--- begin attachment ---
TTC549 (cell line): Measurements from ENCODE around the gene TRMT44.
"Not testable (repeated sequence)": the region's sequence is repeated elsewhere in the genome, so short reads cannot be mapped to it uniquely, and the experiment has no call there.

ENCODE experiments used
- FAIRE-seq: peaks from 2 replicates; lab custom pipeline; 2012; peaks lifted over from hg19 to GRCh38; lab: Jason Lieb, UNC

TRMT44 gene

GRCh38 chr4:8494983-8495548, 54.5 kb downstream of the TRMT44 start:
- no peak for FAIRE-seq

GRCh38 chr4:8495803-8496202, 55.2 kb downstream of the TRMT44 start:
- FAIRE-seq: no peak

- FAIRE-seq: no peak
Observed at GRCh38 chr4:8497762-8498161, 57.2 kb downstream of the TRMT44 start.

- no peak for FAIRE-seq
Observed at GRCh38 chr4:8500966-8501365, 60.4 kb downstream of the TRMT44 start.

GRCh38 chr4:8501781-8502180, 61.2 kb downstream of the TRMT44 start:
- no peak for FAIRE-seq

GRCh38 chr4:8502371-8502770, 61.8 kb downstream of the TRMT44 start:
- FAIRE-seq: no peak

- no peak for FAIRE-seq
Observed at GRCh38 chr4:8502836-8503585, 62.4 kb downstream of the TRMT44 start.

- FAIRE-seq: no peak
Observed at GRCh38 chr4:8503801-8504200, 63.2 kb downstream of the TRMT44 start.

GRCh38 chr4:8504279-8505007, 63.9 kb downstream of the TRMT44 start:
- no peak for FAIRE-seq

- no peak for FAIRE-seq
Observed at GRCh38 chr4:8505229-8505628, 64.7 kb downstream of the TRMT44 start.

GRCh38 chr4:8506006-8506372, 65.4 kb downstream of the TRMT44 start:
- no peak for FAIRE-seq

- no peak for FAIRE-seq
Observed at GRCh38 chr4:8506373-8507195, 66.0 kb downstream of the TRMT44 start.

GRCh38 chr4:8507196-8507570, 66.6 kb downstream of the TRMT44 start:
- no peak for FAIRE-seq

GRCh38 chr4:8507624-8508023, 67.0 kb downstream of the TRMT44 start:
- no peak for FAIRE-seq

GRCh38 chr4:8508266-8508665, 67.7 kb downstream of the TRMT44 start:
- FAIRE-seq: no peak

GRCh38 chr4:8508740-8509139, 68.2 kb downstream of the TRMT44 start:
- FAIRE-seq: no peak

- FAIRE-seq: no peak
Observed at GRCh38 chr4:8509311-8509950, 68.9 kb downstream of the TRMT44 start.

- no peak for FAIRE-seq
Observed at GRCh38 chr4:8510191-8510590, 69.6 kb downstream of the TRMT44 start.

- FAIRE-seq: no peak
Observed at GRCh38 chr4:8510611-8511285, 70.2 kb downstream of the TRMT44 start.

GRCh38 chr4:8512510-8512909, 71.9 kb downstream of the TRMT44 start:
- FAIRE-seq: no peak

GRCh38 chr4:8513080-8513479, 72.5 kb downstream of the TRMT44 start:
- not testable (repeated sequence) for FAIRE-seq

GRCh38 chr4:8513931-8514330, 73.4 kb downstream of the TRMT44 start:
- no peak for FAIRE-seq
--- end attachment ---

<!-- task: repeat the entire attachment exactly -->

TTC549 (cell line): Measurements from ENCODE around the gene TRMT44.
"Not testable (repeated sequence)": the region's sequence is repeated elsewhere in the genome, so short reads cannot be mapped to it uniquely, and the experiment has no call there.

ENCODE experiments used
- FAIRE-seq: peaks from 2 replicates; lab custom pipeline; 2012; peaks lifted over from hg19 to GRCh38; lab: Jason Lieb, UNC

TRMT44 gene

GRCh38 chr4:8494983-8495548, 54.5 kb downstream of the TRMT44 start:
- no peak for FAIRE-seq

GRCh38 chr4:8495803-8496202, 55.2 kb downstream of the TRMT44 start:
- FAIRE-seq: no peak

- FAIRE-seq: no peak
Observed at GRCh38 chr4:8497762-8498161, 57.2 kb downstream of the TRMT44 start.

- no peak for FAIRE-seq
Observed at GRCh38 chr4:8500966-8501365, 60.4 kb downstream of the TRMT44 start.

GRCh38 chr4:8501781-8502180, 61.2 kb downstream of the TRMT44 start:
- no peak for FAIRE-seq

GRCh38 chr4:8502371-8502770, 61.8 kb downstream of the TRMT44 start:
- FAIRE-seq: no peak

- no peak for FAIRE-seq
Observed at GRCh38 chr4:8502836-8503585, 62.4 kb downstream of the TRMT44 start.

- FAIRE-seq: no peak
Observed at GRCh38 chr4:8503801-8504200, 63.2 kb downstream of the TRMT44 start.

GRCh38 chr4:8504279-8505007, 63.9 kb downstream of the TRMT44 start:
- no peak for FAIRE-seq

- no peak for FAIRE-seq
Observed at GRCh38 chr4:8505229-8505628, 64.7 kb downstream of the TRMT44 start.

GRCh38 chr4:8506006-8506372, 65.4 kb downstream of the TRMT44 start:
- no peak for FAIRE-seq

- no peak for FAIRE-seq
Observed at GRCh38 chr4:8506373-8507195, 66.0 kb downstream of the TRMT44 start.

GRCh38 chr4:8507196-8507570, 66.6 kb downstream of the TRMT44 start:
- no peak for FAIRE-seq

GRCh38 chr4:8507624-8508023, 67.0 kb downstream of the TRMT44 start:
- no peak for FAIRE-seq

GRCh38 chr4:8508266-8508665, 67.7 kb downstream of the TRMT44 start:
- FAIRE-seq: no peak

GRCh38 chr4:8508740-8509139, 68.2 kb downstream of the TRMT44 start:
- FAIRE-seq: no peak

- FAIRE-seq: no peak
Observed at GRCh38 chr4:8509311-8509950, 68.9 kb downstream of the TRMT44 start.

- no peak for FAIRE-seq
Observed at GRCh38 chr4:8510191-8510590, 69.6 kb downstream of the TRMT44 start.

- FAIRE-seq: no peak
Observed at GRCh38 chr4:8510611-8511285, 70.2 kb downstream of the TRMT44 start.

GRCh38 chr4:8512510-8512909, 71.9 kb downstream of the TRMT44 start:
- FAIRE-seq: no peak

GRCh38 chr4:8513080-8513479, 72.5 kb downstream of the TRMT44 start:
- not testable (repeated sequence) for FAIRE-seq

GRCh38 chr4:8513931-8514330, 73.4 kb downstream of the TRMT44 start:
- no peak for FAIRE-seq